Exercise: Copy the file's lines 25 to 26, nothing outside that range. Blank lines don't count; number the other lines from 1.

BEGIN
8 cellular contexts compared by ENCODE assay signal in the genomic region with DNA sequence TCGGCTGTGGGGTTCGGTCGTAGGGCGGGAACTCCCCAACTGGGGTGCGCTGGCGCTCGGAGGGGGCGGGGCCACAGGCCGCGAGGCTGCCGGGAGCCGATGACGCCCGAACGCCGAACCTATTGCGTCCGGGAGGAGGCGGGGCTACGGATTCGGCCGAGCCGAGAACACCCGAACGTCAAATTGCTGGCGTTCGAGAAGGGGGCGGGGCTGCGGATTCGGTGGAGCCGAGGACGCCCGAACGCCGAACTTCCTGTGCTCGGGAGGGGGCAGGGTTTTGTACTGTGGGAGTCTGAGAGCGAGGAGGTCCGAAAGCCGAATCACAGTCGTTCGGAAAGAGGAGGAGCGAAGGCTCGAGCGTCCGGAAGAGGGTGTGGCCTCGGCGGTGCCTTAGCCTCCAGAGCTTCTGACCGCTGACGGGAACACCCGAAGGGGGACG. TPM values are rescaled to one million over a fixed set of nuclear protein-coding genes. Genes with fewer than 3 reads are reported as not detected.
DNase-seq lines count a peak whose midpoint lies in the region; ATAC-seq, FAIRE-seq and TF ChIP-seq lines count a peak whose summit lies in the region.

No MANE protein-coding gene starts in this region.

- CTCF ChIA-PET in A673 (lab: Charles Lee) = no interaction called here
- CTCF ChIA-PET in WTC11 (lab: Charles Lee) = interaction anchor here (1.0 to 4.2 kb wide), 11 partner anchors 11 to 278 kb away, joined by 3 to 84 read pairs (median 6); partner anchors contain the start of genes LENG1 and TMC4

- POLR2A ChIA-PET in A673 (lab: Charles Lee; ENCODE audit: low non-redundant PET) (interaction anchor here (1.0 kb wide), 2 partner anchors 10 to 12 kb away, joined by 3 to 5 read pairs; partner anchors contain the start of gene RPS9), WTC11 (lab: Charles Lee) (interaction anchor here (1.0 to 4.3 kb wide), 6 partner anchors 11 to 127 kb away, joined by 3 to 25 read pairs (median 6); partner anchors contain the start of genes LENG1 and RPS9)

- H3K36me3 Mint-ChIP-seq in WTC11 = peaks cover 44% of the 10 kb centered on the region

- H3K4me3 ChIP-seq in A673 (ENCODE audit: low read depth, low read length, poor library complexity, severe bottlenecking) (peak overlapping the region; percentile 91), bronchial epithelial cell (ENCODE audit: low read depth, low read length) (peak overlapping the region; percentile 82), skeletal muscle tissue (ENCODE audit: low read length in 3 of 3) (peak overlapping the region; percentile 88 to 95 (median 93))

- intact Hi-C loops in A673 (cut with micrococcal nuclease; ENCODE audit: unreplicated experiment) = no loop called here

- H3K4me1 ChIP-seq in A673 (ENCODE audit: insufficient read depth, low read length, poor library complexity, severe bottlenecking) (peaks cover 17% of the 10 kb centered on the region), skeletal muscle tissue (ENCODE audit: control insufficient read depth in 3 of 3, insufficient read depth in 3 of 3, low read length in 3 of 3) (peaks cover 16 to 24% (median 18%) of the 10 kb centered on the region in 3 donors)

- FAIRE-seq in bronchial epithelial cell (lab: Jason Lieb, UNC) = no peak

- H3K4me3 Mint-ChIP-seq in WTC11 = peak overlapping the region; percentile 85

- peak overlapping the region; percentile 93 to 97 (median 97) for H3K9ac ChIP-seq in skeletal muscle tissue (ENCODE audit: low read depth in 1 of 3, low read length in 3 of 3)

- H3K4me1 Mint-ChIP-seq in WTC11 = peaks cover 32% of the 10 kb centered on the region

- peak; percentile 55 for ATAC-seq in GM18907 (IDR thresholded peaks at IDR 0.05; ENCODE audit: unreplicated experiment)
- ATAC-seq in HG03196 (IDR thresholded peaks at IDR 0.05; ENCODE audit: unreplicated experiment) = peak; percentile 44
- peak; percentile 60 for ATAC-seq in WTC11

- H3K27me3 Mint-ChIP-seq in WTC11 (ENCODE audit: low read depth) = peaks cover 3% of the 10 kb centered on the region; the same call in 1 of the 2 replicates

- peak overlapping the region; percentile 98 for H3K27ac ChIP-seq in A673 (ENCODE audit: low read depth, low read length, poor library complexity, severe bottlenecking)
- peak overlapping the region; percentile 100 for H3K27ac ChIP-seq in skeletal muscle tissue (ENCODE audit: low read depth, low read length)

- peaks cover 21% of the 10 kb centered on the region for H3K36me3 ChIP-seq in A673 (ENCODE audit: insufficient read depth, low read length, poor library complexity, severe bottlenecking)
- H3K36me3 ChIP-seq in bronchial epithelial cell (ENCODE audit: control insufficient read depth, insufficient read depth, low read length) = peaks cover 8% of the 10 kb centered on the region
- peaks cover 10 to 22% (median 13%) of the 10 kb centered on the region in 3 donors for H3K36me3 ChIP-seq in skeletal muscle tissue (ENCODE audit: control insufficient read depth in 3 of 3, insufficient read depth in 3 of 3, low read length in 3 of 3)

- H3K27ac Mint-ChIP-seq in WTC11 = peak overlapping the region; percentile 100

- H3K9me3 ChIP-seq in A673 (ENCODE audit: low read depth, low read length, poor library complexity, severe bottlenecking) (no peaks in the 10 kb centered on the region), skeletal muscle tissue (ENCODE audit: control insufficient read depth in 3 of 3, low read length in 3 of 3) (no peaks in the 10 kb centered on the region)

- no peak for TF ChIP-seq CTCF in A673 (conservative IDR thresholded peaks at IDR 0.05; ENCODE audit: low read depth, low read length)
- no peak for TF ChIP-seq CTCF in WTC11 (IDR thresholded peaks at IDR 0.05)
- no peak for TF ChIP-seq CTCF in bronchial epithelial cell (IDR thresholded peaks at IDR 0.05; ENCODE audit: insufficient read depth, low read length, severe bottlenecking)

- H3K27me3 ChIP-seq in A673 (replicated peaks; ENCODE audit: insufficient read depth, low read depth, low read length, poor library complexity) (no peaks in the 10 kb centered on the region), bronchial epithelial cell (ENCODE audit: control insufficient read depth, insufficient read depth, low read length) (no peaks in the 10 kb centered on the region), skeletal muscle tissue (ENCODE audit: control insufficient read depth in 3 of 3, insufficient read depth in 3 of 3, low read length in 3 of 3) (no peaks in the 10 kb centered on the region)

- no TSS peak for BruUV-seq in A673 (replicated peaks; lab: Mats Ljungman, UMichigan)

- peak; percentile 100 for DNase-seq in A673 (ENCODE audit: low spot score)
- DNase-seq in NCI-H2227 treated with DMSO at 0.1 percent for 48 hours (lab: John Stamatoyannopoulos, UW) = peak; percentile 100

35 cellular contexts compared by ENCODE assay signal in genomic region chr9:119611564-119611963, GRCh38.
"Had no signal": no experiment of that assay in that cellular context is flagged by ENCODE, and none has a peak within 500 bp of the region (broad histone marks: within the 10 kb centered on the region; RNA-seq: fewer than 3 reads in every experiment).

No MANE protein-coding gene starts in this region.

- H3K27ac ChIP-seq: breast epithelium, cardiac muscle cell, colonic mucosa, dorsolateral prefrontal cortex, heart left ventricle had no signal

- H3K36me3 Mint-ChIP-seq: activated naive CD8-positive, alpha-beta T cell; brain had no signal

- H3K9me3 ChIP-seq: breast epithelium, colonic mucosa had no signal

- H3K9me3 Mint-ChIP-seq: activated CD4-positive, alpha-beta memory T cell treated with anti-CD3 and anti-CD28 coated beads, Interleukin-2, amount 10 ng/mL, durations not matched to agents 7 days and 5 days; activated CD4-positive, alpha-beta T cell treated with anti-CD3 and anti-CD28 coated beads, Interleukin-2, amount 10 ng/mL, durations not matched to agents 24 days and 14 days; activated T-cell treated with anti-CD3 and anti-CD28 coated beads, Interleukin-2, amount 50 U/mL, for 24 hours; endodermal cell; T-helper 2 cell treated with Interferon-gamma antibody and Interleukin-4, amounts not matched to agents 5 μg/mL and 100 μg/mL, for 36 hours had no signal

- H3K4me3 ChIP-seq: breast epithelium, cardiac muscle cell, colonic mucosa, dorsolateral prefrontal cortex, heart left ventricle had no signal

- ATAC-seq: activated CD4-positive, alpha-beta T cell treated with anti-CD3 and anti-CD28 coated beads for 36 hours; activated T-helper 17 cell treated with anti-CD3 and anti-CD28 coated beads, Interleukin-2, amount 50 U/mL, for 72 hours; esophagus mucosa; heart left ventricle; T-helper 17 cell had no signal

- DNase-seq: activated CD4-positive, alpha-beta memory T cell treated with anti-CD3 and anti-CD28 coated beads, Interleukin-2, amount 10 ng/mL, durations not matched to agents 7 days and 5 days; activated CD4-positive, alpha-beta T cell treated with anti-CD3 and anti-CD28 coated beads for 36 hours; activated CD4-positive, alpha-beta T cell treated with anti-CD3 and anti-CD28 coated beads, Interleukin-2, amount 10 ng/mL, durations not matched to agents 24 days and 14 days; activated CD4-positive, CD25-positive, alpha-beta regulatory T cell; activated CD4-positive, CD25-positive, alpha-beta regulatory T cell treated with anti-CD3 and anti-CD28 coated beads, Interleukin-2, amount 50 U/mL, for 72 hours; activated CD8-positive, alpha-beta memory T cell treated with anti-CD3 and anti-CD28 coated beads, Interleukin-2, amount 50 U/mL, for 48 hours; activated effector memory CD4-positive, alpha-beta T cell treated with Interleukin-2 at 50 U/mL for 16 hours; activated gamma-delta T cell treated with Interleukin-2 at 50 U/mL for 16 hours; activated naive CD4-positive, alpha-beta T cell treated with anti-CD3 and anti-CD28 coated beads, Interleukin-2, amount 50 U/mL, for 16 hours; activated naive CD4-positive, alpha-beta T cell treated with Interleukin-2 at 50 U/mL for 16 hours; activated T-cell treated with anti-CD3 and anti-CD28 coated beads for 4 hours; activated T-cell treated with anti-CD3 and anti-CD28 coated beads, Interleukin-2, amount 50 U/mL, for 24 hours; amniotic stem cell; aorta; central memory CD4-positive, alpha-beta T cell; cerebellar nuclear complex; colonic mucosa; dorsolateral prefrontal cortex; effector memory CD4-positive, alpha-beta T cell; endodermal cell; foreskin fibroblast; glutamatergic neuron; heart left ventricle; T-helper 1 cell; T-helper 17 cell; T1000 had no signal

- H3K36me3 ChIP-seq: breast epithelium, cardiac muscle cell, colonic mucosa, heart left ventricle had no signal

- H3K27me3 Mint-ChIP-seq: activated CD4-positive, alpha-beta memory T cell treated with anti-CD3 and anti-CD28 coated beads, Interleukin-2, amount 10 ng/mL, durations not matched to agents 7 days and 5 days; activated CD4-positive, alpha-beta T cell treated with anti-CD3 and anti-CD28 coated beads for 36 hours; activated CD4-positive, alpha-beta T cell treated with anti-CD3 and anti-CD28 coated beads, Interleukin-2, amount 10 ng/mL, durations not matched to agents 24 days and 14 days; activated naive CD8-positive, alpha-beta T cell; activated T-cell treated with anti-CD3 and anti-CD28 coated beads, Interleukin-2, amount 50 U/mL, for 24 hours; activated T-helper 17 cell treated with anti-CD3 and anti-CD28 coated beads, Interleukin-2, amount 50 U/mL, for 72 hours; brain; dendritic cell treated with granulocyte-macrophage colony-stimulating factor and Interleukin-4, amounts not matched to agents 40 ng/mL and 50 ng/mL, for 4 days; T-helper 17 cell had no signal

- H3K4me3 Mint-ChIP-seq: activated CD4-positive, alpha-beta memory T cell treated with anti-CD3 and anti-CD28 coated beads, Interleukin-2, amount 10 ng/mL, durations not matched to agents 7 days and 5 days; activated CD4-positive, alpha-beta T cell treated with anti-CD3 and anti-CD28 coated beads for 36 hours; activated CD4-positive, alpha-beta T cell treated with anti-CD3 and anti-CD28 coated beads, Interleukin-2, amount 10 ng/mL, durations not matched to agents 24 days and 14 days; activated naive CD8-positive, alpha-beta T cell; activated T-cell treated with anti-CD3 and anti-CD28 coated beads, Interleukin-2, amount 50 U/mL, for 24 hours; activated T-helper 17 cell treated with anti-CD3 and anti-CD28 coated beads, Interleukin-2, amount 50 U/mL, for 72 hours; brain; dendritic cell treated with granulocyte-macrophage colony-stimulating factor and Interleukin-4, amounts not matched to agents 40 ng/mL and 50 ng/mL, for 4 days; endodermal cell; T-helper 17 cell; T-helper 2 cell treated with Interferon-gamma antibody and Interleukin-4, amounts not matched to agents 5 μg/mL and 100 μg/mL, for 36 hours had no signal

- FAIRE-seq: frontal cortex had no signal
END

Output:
- H3K9me3 ChIP-seq in A673 (ENCODE audit: low read depth, low read length, poor library complexity, severe bottlenecking) (no peaks in the 10 kb centered on the region), skeletal muscle tissue (ENCODE audit: control insufficient read depth in 3 of 3, low read length in 3 of 3) (no peaks in the 10 kb centered on the region)

- no peak for TF ChIP-seq CTCF in A673 (conservative IDR thresholded peaks at IDR 0.05; ENCODE audit: low read depth, low read length)